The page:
SEVENTY-SIX YEARS ago this week, Imperial Japanese forces launched a sneak attack on Pearl Harbor, killing 2,403 men and women and launching the United States into the Second World War.
Nearly eight decades later, the attack not only still resonates, but fallout from that fateful Sunday morning is still being felt, said Freeholder Deputy Director Gerry P. Little.
Early this year, the United States Navy announced that it had identified the remains of a young Ocean County sailor killed when the battleship U.S.S. Oklahoma was torpedoed and capsized in the harbor on December 7, 1941.
Machinist’s Mate 1st Class Earl R. Melton of Lakewood was buried with full military honors at Arlington National Cemetery.
“Machinist’s Mate Melton is another example of our brave men and women who have made the ultimate sacrifice in the name of freedom,” Little said last summer, shortly after the sailor’s family was notified that his remains had been positively identified.
The announcement was first made by the Defense POW/MIA Accounting Agency, a federal office charged with identifying killed and missing American service members from all wars.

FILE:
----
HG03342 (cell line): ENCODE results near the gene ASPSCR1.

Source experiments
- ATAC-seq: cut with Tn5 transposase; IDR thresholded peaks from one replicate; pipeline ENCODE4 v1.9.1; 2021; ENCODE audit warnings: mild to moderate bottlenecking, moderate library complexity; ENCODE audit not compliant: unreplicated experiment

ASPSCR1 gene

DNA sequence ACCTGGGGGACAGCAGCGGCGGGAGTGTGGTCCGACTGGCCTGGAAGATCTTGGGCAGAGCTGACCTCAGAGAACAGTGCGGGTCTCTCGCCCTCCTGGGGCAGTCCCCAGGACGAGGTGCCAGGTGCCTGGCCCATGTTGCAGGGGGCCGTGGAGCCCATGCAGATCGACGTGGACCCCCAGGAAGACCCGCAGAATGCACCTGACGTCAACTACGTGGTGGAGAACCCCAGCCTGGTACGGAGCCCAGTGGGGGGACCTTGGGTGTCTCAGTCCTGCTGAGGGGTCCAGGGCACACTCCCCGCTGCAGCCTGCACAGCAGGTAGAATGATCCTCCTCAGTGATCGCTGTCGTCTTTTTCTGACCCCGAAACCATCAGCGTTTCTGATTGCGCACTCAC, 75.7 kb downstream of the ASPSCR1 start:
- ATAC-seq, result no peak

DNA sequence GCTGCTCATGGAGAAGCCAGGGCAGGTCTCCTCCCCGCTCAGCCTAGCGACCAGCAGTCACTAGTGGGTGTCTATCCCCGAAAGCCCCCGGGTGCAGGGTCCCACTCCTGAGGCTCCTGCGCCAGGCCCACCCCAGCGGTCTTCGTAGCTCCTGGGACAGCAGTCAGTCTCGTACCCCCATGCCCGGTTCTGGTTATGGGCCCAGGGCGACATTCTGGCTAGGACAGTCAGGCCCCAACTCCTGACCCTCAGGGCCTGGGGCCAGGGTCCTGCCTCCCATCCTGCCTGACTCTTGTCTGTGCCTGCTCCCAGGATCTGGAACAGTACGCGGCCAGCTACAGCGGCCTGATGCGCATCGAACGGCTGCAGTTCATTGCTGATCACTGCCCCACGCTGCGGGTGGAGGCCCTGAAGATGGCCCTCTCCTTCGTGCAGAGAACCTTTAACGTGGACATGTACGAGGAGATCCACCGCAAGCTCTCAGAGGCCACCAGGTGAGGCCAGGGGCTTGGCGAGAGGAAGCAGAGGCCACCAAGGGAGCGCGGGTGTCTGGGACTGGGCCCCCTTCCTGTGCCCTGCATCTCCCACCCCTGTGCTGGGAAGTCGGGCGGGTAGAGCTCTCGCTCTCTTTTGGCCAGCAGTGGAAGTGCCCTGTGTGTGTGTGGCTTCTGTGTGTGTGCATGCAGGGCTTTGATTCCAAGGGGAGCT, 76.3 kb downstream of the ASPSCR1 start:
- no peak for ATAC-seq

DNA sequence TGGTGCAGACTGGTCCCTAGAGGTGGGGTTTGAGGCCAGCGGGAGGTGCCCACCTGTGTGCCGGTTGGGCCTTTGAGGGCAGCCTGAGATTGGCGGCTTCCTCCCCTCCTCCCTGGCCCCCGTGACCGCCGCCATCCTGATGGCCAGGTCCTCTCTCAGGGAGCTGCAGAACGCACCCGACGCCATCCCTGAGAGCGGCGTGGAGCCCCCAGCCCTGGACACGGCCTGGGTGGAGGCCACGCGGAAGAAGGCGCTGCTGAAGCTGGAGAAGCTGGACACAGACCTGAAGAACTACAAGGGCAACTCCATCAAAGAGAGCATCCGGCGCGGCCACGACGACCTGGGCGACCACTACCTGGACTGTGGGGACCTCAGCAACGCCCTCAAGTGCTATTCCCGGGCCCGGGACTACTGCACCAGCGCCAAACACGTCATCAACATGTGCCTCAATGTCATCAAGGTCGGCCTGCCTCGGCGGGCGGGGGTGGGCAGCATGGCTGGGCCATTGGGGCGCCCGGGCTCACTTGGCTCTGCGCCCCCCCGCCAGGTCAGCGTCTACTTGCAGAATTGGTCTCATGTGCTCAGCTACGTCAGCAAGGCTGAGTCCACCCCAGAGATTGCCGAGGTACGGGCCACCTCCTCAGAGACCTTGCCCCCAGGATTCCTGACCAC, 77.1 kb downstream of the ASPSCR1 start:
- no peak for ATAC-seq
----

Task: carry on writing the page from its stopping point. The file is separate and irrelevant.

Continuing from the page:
“Thanks to their hard work the family of this brave sailor finally has closure,” Freeholder Director Joseph H. Vicari said. “After all of these years a hero has finally come home.”
Melton’s unidentified remains were originally interred at a cemetery in Hawaii, according to a press release issued by the Defense POW/MIA Accounting Agency,
In 2015, the Department of Defense ordered the disinterment of unknown sailors from the USS Oklahoma in an effort to identify their remains.
DNA analysis matched Melton with samples given by a niece and four nephews. Dental records and circumstantial evidence helped confirm the findings.
Little, who is also liaison to the Ocean County Veteran’s Service Bureau, said Ocean County never forgets those who have worn, and continue to wear, the uniforms of the United States Armed Forces.
“Seventy-six years ago the United States entered a conflict to end tyranny in the world,” Little said. “Today, our brave men and women are defending their nation from new threats to peace. Let us pay tribute to all of our veterans who have made the ultimate sacrifice for freedom.”
That long-ago Sunday morning began like any other on the sunny and serene Hawaiian Islands. But the illusion of peace was shattered when the first Japanese planes appeared in the skies over the island.
“The shock of Pearl Harbor was as great as the shock of the attack on the World Trade Center generations later,” Little said. “A nation that had been divided before the attack came together to defeat an enemy and preserve freedom in the world.”